In 1963, rotary phones went to push button dial. We learned French cuisine with Julia Child. And everybody, absolutely everyone, had Peter, Paul and Mary’s song about a dragon stuck in their head.

It was a different world. A world with different rules.

Martin Luther King, Jr. had a dream that year. He told us about it for 17-minutes while standing in front of the Lincoln Memorial. Our 35 President had dreams, too, but they ended in November when a gun went off in Dealey Plaza.

It was a different world. A world with different rules.

While Leslie Gore insisted you didn’t own her and the Beatles finally arrived in America, there was a woman in Dallas, Texas who chose that year as the year she had had enough.

She was a business woman. A sales woman. A lady with a head for entrepreneurship and the flawless skin to prove it. And in 1963, she quit.
“Most people live and die with their music still unplayed. They never dare to try.” – Mary Kay Ash 

Like a salmon. Exactly like a salmon. 

 

Mary Kay Ash lived in a world where women in the workplace were more anomaly than normality. The female gender was rushing into work, but rushing with 60 percent less pay than men.

Even in 1963, the year of Betty Friedan’s The Feminine Mystique, the year of evolution, the year “equality” became a dinner table discussion, Mary Kay found herself once again passed up for a promotion in favor of a man, a man she had trained, a man now earning twice her salary.

It was the last time, the very last time, she would play by anyone else’s rules.

Instead, she retired. At age 45, she walked out and decided to reshuffle the deck.
“You can have anything in this world you want, if you want it badly enough and you’re willing to pay the price.” – Mary Kay Ash 

 

New player. New game. New rules.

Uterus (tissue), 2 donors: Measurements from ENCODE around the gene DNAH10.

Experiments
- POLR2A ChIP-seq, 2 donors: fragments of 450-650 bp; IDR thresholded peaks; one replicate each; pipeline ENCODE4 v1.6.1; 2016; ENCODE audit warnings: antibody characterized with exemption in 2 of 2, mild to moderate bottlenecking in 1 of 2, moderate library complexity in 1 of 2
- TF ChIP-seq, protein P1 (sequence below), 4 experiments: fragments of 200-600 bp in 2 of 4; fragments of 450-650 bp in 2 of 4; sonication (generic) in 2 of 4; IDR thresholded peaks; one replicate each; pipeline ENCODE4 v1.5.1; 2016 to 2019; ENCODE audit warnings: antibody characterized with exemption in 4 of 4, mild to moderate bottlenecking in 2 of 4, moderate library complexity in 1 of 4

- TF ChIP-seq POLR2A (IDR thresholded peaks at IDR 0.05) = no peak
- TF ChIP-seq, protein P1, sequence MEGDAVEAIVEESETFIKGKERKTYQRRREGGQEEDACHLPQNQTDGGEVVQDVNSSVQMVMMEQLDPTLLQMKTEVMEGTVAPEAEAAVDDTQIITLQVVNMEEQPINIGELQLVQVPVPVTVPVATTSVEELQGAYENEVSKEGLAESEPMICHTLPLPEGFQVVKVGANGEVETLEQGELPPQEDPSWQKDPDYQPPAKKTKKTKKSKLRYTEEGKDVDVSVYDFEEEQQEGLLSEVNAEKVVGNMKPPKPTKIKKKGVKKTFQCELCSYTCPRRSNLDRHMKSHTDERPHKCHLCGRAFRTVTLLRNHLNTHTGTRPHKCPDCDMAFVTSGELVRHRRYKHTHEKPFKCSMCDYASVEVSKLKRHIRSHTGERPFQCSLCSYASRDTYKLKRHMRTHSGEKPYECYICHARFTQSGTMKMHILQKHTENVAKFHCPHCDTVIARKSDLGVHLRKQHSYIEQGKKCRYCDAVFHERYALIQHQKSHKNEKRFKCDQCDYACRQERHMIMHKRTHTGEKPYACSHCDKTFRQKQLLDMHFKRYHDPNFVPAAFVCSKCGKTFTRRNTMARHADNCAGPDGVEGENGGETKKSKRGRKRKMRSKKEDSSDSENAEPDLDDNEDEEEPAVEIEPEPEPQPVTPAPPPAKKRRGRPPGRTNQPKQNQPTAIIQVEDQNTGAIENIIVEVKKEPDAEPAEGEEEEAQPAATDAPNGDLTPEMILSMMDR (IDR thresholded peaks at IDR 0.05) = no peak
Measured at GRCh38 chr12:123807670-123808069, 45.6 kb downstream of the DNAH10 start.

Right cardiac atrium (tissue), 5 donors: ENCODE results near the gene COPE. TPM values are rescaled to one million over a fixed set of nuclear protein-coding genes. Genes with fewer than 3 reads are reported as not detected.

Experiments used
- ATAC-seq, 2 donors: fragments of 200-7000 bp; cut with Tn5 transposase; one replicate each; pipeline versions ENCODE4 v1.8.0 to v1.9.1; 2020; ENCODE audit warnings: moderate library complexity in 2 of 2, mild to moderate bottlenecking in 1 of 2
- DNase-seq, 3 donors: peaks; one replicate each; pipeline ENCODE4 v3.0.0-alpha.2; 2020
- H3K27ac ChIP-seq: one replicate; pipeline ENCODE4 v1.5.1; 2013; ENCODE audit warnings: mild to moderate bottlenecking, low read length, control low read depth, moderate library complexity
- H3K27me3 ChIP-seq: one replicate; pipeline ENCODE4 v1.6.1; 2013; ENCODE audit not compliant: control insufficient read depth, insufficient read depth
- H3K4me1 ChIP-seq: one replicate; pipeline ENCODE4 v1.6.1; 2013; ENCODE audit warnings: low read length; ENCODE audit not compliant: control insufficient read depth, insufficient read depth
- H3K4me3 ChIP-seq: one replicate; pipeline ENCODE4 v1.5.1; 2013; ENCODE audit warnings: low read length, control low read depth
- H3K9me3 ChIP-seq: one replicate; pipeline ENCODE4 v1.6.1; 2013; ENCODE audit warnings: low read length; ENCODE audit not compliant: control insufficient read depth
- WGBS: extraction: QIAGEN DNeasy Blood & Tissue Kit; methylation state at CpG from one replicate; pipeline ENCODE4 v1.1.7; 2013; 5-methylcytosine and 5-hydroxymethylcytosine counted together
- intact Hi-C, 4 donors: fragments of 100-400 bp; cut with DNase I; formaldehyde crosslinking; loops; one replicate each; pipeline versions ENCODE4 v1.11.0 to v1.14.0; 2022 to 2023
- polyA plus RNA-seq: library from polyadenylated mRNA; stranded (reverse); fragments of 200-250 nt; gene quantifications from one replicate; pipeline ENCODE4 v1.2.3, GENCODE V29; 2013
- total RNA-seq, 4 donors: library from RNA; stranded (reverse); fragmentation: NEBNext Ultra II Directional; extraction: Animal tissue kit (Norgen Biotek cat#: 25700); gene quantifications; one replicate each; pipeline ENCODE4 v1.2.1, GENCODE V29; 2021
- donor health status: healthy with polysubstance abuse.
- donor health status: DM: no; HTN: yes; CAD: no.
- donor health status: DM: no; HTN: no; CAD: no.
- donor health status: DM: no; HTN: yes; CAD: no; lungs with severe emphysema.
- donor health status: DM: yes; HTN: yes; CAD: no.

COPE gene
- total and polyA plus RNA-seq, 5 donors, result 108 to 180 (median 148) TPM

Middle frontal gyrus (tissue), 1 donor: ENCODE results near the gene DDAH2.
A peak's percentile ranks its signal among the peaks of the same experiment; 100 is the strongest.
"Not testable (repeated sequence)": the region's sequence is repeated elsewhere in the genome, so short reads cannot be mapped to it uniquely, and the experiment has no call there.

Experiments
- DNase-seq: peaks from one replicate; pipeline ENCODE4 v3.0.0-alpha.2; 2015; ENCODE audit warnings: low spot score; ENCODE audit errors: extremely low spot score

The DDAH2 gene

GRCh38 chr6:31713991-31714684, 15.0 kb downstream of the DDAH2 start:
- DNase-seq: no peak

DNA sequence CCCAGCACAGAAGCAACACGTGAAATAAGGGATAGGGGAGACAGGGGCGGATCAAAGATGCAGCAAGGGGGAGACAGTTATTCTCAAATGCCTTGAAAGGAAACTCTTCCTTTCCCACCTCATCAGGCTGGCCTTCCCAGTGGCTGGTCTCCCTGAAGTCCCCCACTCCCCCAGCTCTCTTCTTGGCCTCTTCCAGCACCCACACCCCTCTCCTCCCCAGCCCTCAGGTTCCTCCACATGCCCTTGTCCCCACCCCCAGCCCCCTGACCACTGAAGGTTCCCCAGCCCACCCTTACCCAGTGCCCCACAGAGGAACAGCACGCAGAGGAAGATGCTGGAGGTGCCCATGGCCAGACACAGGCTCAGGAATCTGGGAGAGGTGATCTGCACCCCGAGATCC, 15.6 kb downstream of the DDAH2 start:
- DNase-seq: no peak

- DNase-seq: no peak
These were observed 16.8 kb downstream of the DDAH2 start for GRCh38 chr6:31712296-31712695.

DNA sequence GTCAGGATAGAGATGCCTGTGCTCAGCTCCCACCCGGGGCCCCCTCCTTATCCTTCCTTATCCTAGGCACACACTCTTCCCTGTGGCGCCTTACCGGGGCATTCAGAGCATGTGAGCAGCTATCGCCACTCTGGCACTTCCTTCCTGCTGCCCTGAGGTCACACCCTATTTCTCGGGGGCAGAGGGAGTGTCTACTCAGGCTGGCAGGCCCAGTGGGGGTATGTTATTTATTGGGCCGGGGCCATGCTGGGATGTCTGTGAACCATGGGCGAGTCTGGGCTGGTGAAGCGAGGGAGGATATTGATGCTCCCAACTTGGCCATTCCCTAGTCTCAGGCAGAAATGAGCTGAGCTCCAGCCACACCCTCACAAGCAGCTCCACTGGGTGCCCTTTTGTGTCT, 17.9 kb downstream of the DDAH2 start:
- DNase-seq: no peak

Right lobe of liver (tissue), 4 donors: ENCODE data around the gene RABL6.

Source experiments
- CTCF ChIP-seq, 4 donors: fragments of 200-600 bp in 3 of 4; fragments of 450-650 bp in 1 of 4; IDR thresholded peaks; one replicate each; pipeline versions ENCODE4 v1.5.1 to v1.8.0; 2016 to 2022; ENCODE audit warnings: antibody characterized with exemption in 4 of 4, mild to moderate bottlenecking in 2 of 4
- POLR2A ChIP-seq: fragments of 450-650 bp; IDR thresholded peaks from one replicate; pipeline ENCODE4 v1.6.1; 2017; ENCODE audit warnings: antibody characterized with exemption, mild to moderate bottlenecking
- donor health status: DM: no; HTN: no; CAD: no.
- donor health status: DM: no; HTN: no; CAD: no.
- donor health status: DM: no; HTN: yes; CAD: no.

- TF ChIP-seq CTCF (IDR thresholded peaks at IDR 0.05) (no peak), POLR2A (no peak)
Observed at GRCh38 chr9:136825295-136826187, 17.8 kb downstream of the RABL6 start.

Inside Mary Kay’s head was 25 years of direct-selling business experience. She had made an art form out of hosting home parties and selling housewares. Her skills were so remarkable, in fact, she had been hired away from her employer Stanley Home Products in 1952 to work for World Gifts.

And, yet, promotion after promotion passed her by.

When she left World Gifts over a decade later, she decided to put all those years of experience, all those lessons, all those business ideas and selling ideas and techniques down on paper. She made two lists: the good business practices she had witnessed in companies and the business practices that needed changed.

She had intended to write a book. Instead, she launched a global cosmetics company.

“No” isn’t the final word. 

 

Mary Kay knew business could be different, women could be successful, a company could make their customers feel important, and you could do it all by incorporating the Golden Rule. She knew this to be true. Her world, however revolutionary it was in 1963, was still telling her “no.” She didn’t accept that as the final answer. She rebelled. She took her savings of $5,000 and said, in essence, ‘watch me prove you wrong.’

And, to this day, Mary Kay, Inc. does. Every year. To the tune of $3.5 billion in wholesale sales worldwide.